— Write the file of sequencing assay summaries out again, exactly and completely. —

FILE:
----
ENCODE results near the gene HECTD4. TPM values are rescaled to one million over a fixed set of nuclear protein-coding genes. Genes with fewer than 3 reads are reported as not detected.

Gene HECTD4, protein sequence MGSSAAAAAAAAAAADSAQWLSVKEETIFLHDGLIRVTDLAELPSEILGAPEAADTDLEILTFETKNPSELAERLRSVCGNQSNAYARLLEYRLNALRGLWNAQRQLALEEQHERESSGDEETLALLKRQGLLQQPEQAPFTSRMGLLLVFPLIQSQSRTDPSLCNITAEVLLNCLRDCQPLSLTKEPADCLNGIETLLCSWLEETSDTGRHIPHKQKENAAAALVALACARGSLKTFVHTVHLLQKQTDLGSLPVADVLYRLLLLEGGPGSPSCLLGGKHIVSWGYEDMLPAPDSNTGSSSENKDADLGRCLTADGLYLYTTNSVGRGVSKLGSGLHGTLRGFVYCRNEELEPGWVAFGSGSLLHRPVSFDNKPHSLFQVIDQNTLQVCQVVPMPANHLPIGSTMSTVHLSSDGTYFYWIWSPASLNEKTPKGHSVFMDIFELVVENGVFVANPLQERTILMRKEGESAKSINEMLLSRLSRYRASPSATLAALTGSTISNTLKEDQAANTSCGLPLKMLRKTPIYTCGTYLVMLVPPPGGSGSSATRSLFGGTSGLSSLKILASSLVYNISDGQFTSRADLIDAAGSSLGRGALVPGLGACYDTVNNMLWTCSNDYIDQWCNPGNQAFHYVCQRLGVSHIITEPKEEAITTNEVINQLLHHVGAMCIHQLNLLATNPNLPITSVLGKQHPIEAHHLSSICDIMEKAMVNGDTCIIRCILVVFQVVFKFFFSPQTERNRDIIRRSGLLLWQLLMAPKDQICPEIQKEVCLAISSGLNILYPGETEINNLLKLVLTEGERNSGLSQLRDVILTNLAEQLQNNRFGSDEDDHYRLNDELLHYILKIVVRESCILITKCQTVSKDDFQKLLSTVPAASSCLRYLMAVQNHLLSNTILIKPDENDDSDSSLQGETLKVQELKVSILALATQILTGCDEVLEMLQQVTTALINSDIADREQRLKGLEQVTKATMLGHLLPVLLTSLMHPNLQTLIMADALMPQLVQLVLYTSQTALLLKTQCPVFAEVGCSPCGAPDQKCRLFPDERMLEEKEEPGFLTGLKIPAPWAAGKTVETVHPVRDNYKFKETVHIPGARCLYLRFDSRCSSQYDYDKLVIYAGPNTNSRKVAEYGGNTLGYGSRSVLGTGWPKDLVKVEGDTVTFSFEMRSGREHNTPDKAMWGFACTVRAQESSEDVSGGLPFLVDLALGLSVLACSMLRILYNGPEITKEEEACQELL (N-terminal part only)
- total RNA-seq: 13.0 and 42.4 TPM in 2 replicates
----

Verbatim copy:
ENCODE results near the gene HECTD4. TPM values are rescaled to one million over a fixed set of nuclear protein-coding genes. Genes with fewer than 3 reads are reported as not detected.

Gene HECTD4, protein sequence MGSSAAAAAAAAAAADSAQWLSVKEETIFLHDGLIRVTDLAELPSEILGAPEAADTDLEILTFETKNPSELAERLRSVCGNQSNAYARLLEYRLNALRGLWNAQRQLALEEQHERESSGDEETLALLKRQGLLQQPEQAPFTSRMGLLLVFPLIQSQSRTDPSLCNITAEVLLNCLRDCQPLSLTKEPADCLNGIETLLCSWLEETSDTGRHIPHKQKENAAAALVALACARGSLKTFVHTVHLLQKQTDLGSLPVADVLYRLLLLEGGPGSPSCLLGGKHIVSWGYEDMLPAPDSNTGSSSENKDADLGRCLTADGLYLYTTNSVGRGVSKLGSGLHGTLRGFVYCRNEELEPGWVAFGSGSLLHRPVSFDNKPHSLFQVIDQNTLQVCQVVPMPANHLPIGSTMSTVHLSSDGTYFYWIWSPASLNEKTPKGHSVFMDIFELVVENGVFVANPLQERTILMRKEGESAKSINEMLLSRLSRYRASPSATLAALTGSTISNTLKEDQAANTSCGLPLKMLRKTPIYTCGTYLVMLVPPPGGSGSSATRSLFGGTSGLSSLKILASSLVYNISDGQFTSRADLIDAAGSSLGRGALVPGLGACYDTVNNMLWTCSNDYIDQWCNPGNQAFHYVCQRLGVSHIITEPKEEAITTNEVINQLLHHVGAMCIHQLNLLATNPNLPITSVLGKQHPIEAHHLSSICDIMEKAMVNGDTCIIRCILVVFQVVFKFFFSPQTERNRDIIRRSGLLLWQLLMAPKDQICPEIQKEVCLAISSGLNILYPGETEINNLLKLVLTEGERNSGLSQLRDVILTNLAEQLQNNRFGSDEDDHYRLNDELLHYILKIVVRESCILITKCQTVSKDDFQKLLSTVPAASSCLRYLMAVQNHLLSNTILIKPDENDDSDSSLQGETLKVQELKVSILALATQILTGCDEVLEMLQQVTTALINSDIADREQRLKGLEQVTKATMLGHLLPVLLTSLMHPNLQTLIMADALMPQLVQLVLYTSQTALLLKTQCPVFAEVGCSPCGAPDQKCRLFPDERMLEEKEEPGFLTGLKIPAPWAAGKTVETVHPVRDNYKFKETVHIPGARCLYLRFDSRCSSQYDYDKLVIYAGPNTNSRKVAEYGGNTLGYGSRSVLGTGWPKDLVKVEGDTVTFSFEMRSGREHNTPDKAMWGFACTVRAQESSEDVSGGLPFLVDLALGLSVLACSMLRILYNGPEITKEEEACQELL (N-terminal part only)
- total RNA-seq: 13.0 and 42.4 TPM in 2 replicates